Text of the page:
Make this super easy, no bake chocolate creme pie for your favorite person — its silky, improbably light but richly chocolatey flavor will compel them to pledge their undying love … to your kitchen skills if not to you.
As a savory-palated girl, you won’t find many desserts on SoupAddict.com. It’s not that I don’t enjoy the occasional sweets — because, yo, I’m a living, breathing human being and humans do love da sugars — it’s just that, all things being equal on the junk food front, I’d rather have a potato chip.
But, sometimes, chocolate is the only thing that will hit the spot — you know, that itch in the craving brain that only chocolate can scratch — and when that chocolatey thing is smooth and light, and tucked into an awesome Oreo butter crust, well, you know everything’s going to be allllright.
This no bake chocolate pie is so easy because it has no eggs eggs or flour to bake up. It gets its silky body from loads of luscious cream, rich dark chocolate, and a touch of gelatine.
And the meringue swirls! To non bakers, meringue is a mystery ingredient that’s as impressive as its puffy heights, whether in a macaron, a baked Alaska, or sitting high atop a chocolate creme pie. You can pipe meringue in a tidy design, if you’re a tidy kind of person (tidy <> me), or you can pile it on thick, grab the biggest spatula you can find, and create stormy waves of decidedly untidy meringue.
And then, if you’re feeling extra fancy, and you happen to have a culinary torch in your kitchen, toast the edges ever so slightly. People will you think your a genius artist in addition to a kick-butt baker.
No Bake Chocolate Creme Pie Deets
- This pie has a yummy Oreo butter crust, whose deep down chocolatey goodness goes perfectly with the lightness of the filling. When making Oreo crusts, some folks scrape out the filling of each cookie before pulverizing the chocolate wafers. I say, heck no, Daddio! Whole cookies make awesome crusts. But if you want to scrape out the filling of a cookie or two for, ahem, sampling, I won’t tell.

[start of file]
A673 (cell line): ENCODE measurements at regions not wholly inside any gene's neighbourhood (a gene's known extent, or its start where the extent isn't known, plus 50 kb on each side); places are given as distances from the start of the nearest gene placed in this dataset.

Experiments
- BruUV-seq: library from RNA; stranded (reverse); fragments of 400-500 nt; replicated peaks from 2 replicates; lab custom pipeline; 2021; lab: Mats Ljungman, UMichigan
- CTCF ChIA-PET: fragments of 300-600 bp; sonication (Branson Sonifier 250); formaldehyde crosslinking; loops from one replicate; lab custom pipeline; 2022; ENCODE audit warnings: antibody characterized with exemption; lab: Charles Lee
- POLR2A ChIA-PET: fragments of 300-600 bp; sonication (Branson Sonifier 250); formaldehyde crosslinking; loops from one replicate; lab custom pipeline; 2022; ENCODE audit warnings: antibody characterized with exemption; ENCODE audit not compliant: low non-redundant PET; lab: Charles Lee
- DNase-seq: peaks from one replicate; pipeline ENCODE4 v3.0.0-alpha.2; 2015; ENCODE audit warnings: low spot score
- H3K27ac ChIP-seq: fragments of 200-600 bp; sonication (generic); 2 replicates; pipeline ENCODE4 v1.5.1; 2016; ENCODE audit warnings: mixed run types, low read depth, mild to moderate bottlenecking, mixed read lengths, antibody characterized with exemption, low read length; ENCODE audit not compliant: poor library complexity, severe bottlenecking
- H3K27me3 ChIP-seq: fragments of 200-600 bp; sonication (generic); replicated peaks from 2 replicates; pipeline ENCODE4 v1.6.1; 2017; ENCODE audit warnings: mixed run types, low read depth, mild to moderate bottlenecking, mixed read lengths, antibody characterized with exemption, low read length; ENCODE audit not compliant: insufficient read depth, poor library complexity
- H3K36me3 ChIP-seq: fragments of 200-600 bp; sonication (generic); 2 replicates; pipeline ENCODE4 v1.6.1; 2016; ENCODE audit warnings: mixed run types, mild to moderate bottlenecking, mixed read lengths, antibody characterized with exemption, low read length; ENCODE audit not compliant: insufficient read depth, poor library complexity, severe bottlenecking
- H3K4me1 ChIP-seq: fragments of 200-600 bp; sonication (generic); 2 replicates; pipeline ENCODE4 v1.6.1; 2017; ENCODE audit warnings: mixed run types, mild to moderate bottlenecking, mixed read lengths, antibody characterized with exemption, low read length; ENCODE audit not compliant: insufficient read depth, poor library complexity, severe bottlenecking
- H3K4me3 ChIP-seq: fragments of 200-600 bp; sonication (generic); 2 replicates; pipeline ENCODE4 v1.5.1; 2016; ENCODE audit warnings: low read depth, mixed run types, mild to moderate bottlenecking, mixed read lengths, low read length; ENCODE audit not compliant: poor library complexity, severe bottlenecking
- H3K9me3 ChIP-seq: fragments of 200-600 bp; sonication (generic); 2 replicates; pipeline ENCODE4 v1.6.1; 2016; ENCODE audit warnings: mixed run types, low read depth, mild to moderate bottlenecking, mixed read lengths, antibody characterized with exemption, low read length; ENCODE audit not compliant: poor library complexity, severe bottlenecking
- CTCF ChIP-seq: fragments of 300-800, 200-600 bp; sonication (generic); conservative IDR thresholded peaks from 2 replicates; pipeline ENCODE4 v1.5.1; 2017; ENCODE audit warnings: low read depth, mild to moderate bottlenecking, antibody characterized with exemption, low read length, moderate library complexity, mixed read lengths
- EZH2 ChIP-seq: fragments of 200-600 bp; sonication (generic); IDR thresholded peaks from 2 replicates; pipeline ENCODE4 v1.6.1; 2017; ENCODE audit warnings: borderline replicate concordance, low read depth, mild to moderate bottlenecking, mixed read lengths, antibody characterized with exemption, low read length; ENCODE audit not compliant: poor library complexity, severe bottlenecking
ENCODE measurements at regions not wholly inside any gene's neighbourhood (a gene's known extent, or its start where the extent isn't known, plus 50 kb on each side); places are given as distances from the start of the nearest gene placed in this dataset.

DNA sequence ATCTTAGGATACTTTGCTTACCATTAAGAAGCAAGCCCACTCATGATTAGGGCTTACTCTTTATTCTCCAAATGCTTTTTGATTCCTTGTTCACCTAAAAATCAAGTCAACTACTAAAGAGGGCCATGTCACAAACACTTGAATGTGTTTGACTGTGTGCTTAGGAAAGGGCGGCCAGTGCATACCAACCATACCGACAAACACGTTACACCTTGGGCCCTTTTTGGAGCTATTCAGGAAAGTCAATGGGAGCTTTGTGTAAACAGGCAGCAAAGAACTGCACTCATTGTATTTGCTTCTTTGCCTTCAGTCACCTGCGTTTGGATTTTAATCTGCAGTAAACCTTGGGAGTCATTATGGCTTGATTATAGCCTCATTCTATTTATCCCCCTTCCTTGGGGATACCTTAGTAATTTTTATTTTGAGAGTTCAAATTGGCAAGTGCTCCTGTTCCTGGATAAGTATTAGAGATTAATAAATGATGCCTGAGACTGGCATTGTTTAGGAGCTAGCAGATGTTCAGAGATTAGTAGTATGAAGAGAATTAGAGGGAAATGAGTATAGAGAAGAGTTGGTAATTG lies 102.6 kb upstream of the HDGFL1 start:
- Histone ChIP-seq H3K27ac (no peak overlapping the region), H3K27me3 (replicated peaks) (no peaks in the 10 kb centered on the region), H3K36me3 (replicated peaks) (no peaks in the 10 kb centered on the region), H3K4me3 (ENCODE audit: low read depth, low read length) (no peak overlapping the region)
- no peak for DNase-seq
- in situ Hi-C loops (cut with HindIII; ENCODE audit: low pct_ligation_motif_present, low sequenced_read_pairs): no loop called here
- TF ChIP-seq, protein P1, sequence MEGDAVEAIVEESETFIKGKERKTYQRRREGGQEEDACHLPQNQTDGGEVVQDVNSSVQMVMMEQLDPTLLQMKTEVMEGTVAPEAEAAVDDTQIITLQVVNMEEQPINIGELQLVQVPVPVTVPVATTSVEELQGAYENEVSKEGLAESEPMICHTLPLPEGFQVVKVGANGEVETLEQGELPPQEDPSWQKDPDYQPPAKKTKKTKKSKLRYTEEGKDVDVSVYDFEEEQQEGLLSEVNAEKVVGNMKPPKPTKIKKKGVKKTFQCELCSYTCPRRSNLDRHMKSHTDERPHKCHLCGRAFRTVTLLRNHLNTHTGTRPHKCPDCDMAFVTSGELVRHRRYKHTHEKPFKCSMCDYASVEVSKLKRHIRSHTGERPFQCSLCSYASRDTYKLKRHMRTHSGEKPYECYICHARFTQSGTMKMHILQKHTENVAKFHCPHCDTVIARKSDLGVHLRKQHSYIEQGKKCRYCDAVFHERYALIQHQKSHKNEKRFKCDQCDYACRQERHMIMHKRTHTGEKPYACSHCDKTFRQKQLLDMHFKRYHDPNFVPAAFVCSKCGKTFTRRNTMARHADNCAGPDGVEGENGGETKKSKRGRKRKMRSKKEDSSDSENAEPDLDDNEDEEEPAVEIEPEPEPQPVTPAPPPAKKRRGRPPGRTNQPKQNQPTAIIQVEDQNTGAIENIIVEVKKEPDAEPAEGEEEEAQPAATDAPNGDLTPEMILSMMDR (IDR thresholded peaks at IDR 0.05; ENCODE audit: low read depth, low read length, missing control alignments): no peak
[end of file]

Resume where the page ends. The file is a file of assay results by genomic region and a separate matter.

- For a 6″ springform pan, you’ll need about 10 ounces of Oreo cookies, which is 2 rows (plus a cookie or two from the third row) of a 14 ounce package.
- For an 8″ springform pan, double the recipe across the board. This is one dish where you control each of the ingredients, so you can use only what you need in each step.
- No bake chocolate creme pie needs to be made early enough in advance so it can set up in the refrigerator, but for added convenience, the crust can be made even earlier and pressed into the pan for later.
- If you’re worried about the raw egg whites, use whipped cream instead, adding it just before serving. No torch. 🙂 Pasteurized egg whites in a carton are not a good idea, because most do not whip up into the necessary stiff peaks. You can give them a try, but make sure you have regular eggs (or whipped cream) on hand, in case they don’t work.
- The stormy seas meringue looks much more difficult than it really is. In fact, the less you do to it, the better. Just pile it on, do a few decorative swirls around the sides with a spoon or wide spatula, and then light the fire! No culinary torch? Just leave it pure white and glossy. Still beautiful.